- Explain and illustrate graphically the concept of the aggregate production function. Explain how its shape relates to the concept of diminishing marginal returns.
- Derive the long-run aggregate supply curve from the model of the labor market and the aggregate production function.
- Explain how the long-run aggregate supply curve shifts in responses to shifts in the aggregate production function or to shifts in the demand for or supply of labor.
Economic growth means the economy’s potential output is rising. Because the long-run aggregate supply curve is a vertical line at the economy’s potential, we can depict the process of economic growth as one in which the long-run aggregate supply curve shifts to the right.
Figure 8.4 “Economic Growth and the Long-Run Aggregate Supply Curve” illustrates the process of economic growth. If the economy begins at potential output of Y1, growth increases this potential. The figure shows a succession of increases in potential to Y2, then Y3, and Y4. If the economy is growing at a particular percentage rate, and if the levels shown represent successive years, then the size of the increases will become larger and larger, as indicated in the figure.
Because economic growth can be considered as a process in which the long-run aggregate supply curve shifts to the right, and because output tends to remain close to this curve, it is important to gain a deeper understanding of what determines long-run aggregate supply (LRAS). We shall examine the derivation of LRAS and then see what factors shift the curve. We shall begin our work by defining an aggregate production function.
The Aggregate Production Function
An aggregate production function relates the total output of an economy to the total amount of labor employed in the economy, all other determinants of production (that is, capital, natural resources, and technology) being unchanged. An economy operating on its aggregate production function is producing its potential level of output.
Figure 8.5 “The Aggregate Production Function” shows an aggregate production function (PF). It shows output levels for a range of employment between 120 million and 140 million workers. When the level of employment is 120 million, the economy produces a real GDP of $11,500 billion (point A). A level of employment of 130 million produces a real GDP of $12,000 billion (point B), and when 140 million workers are employed, a real GDP of $12,300 billion is produced (point C). In drawing the aggregate production function, the amount of labor varies, but everything else that could affect output, specifically the quantities of other factors of production and technology, is fixed.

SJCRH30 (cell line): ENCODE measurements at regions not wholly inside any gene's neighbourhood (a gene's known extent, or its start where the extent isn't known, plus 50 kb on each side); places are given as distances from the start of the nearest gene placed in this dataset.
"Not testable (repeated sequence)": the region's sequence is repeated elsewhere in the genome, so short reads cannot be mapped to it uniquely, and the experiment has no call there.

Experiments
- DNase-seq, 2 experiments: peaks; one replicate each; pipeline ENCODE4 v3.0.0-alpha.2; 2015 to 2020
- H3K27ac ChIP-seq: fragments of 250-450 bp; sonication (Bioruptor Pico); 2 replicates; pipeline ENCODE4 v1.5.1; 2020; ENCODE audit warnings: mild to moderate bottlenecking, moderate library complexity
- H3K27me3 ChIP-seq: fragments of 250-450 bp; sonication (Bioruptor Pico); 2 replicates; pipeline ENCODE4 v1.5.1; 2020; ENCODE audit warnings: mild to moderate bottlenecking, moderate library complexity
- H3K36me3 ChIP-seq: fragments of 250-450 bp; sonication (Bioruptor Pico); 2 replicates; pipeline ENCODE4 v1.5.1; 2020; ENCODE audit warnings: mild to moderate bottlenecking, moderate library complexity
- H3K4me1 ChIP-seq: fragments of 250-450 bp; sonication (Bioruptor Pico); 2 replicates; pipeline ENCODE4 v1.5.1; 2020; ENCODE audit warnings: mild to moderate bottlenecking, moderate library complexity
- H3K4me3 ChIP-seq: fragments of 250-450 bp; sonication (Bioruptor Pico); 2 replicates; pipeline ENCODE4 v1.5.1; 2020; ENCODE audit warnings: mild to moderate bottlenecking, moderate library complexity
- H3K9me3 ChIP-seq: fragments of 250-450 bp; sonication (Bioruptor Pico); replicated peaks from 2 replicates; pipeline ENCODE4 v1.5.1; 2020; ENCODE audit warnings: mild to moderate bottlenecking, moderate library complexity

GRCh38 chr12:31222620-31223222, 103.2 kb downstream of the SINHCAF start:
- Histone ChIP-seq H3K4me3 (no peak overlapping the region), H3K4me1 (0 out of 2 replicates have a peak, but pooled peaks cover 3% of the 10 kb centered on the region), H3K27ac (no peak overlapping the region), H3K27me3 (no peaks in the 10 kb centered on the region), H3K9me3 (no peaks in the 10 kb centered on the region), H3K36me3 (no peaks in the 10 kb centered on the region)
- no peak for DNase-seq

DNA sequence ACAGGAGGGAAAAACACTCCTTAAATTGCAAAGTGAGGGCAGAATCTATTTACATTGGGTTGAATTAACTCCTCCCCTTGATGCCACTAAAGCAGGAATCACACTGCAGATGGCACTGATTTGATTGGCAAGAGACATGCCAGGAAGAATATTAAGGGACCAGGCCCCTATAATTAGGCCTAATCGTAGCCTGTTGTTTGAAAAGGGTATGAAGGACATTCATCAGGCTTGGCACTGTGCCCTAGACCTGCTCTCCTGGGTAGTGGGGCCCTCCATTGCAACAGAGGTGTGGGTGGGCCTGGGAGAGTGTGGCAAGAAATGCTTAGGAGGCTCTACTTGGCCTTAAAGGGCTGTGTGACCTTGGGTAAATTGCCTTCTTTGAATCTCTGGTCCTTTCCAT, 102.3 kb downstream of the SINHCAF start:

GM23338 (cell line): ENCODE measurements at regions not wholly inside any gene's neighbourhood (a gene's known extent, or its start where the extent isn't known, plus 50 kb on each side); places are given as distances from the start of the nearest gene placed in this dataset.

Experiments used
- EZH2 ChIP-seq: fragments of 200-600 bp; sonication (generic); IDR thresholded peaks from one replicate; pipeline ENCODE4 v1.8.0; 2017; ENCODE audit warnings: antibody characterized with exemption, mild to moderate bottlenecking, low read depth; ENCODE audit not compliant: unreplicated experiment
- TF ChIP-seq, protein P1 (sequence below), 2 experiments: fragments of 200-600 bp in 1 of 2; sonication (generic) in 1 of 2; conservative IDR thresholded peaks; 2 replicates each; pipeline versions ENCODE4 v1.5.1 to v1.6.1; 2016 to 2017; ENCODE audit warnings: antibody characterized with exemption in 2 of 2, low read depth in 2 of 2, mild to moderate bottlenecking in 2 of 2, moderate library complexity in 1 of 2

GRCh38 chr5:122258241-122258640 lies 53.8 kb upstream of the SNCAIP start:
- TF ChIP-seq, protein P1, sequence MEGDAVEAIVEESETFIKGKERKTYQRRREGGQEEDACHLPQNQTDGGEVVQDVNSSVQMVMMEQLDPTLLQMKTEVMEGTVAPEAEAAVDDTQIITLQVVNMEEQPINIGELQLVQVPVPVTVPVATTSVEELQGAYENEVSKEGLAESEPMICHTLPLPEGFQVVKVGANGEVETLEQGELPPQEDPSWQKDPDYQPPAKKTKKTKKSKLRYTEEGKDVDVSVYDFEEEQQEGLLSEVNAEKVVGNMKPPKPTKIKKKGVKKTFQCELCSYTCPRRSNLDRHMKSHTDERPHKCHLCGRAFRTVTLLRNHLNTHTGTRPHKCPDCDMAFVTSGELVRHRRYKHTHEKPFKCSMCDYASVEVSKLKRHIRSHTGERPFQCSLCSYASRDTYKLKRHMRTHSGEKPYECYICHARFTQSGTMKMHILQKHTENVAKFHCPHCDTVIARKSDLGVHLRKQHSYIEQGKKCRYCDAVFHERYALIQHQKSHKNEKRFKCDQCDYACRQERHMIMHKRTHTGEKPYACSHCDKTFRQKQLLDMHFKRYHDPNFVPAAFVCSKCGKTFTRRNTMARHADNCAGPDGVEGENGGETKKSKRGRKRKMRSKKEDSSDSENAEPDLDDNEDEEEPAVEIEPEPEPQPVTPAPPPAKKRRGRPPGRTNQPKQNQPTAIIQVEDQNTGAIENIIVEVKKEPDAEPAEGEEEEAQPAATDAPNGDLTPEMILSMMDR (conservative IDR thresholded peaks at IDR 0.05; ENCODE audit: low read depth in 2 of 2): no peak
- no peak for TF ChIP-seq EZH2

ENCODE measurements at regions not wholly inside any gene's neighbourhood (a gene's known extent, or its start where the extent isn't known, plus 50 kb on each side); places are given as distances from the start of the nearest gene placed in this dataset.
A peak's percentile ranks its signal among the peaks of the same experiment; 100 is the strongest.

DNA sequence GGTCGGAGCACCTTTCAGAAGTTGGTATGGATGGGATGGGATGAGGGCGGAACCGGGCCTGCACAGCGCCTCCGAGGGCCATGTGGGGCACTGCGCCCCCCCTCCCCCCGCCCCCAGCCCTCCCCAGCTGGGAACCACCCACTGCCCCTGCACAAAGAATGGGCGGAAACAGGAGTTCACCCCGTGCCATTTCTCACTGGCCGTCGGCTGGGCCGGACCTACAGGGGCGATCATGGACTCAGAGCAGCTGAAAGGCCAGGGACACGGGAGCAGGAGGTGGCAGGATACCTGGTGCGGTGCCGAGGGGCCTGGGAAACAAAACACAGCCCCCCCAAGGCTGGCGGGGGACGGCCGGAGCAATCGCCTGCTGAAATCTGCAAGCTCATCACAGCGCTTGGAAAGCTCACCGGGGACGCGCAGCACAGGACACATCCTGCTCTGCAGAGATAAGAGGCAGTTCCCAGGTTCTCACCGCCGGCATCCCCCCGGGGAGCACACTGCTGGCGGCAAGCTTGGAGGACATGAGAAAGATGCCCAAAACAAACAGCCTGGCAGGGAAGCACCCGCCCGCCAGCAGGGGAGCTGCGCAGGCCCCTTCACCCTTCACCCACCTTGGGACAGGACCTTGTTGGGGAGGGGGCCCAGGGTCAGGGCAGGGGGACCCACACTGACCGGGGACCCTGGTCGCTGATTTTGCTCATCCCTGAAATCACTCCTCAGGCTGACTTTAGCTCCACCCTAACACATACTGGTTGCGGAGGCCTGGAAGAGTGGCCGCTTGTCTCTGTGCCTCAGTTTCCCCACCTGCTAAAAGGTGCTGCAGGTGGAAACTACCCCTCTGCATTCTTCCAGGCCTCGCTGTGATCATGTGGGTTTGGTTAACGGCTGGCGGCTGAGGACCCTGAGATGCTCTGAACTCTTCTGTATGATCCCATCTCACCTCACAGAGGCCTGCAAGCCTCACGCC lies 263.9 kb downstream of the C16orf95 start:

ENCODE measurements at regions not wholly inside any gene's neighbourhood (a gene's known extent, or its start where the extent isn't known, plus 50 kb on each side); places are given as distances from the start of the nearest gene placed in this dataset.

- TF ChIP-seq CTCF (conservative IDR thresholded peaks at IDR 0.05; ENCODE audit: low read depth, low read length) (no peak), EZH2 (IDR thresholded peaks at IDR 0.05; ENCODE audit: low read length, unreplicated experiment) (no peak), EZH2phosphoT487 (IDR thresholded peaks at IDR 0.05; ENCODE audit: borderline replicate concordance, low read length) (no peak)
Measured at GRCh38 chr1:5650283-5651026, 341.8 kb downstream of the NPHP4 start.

The shape of the aggregate production function shows that as employment increases, output increases, but at a decreasing rate. Increasing employment from 120 million to 130 million, for example, increases output by $500 billion to $12,000 billion at point B. The next 10 million workers increase production by $300 billion to $12,300 billion at point C. This example illustrates diminishing marginal returns. Diminishing marginal returns occur when additional units of a variable factor add less and less to total output, given constant quantities of other factors.
It is easy to picture the problem of diminishing marginal returns in the context of a single firm. The firm is able to increase output by adding workers. But because the firm’s plant size and stock of equipment are fixed, the firm’s capital per worker falls as it takes on more workers. Each additional worker adds less to output than the worker before. The firm, like the economy, experiences diminishing marginal returns.
The Aggregate Production Function, the Market for Labor, and Long-Run Aggregate Supply
To derive the long-run aggregate supply curve, we bring together the model of the labor market, introduced in the first macro chapter and the aggregate production function.
As we learned, the labor market is in equilibrium at the natural level of employment. The demand and supply curves for labor intersect at the real wage at which the economy achieves its natural level of employment. We see in Panel (a) of Figure 8.6 “Deriving the Long-Run Aggregate Supply Curve” that the equilibrium real wage is ω1 and the natural level of employment is L1. Panel (b) shows that with employment of L1, the economy can produce a real GDP of YP. That output equals the economy’s potential output. It is that level of potential output that determines the position of the long-run aggregate supply curve in Panel (c).
Changes in Long-Run Aggregate Supply
The position of the long-run aggregate supply curve is determined by the aggregate production function and the demand and supply curves for labor. A change in any of these will shift the long-run aggregate supply curve.